W&H were really sold on AIDAN BARTLEY'S 2003 album 'Listen to the Soundwaves' and its' equally accomplished 2005 follow-up 'Vaudeville'. Both were accomplished and emotive affairs showcasing Bartley's compositional skills and lush, orchestrally-inclined arrangements and both have remained firm favourites ever since.
Although both of these albums featured a brace of top-drawer songs, an equally satisfying aspect of Bartley's work were the instrumentals co-existing on these records, so it seems a logical step for their creator to have pieced together an entire album's worth of wholly instrumental outings. Ergo 'Fragments of a Daydream': a vivid and beautifully-realised project which captivates even allowing for the absence of voices.
Admittedly, there's an inherently cinematic quality to Bartley's work and, yes, you can imagine pretty much all of these wonderfully atmospheric set pieces working in conjunction with movies: especially ones of a noir-ish intent, preferably set somewhere Middle European, such as Prague or Aidan's adopted home base of Berlin.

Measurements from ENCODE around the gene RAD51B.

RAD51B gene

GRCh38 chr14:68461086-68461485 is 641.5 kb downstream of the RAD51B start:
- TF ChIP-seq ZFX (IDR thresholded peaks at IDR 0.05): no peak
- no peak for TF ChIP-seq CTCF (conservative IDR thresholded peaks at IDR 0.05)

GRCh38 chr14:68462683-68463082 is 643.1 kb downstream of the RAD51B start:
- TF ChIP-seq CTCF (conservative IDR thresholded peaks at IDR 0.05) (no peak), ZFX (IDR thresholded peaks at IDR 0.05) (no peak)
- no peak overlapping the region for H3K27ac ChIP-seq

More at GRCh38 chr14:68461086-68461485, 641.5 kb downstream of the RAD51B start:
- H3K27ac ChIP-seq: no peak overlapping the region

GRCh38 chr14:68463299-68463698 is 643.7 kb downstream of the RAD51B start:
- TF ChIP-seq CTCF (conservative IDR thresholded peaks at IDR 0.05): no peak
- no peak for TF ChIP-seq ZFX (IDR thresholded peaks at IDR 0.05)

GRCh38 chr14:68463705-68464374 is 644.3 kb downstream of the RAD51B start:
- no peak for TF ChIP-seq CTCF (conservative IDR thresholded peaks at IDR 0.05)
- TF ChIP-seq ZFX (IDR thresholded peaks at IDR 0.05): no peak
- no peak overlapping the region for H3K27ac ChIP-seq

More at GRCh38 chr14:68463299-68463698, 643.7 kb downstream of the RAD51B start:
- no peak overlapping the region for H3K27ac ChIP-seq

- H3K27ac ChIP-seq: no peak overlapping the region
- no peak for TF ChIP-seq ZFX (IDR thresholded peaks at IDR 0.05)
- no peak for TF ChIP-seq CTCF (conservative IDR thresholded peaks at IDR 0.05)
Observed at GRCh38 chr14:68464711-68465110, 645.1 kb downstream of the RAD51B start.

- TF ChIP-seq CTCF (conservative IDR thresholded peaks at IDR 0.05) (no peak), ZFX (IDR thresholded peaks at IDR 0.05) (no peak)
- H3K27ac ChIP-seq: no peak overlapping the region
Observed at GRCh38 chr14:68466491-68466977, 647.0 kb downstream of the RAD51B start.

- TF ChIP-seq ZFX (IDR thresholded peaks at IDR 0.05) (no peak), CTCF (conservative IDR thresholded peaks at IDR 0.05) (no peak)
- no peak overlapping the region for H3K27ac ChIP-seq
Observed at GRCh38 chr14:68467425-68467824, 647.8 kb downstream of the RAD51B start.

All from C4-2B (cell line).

Crucially, though, you don't actually require any visual counterparts for 'Fragments of a Daydream' to work as its' own entity, for its' melodies are both subtle and bold on their own terms. Opener 'Bartski' draws you in: the cyclical guitar patterns being buoyed up by Snorre Schwarz's galloping drums and the band sliding in magnificently behind. It's a great, drama-filled introduction and sets the tone beautifully for the shape-shifting landscapes visited by the album as it rolls along.
Such are the strength of Bartley's melodies that many of the tracks impinge very quickly indeed. 'Orphan Train', for example, instils some welcome funkiness courtesy of its' syncoptated beat and spidery basslines, while the Tindersticks-style bossa nova brilliance of 'Reopened' and the nocturnally jazzy 'Perpetuum Mobile' (with its' clicking percussion redolent of Stewart Copeland's 'Rumblefish' OST) are immediately memorable.
The pacing is also superb throughout, with understated tracks like the Harry Partch-style marimbas of 'Shop of Curiosities' leading the way for the dummies sold by 'Smoke and Mirrors' with its' Blixa Bargeld-style guitar swiping and Eastern European accordions and the delicate guitar and cello workout of '21 String Salvo' working as the perfect counterpoint to the full-blooded 'Priest Hole' with its' tumbling, neo-classical pianos, Latino guitars and brooding Hammond organ.
'Fragments of a Daydream' then, finds Aidan Bartley and his talented cohorts in fine form. The album's title might suggest something sketchy and vague, but the resulting fourteen tracks are fully-realised, chameleonic and frequently sublime.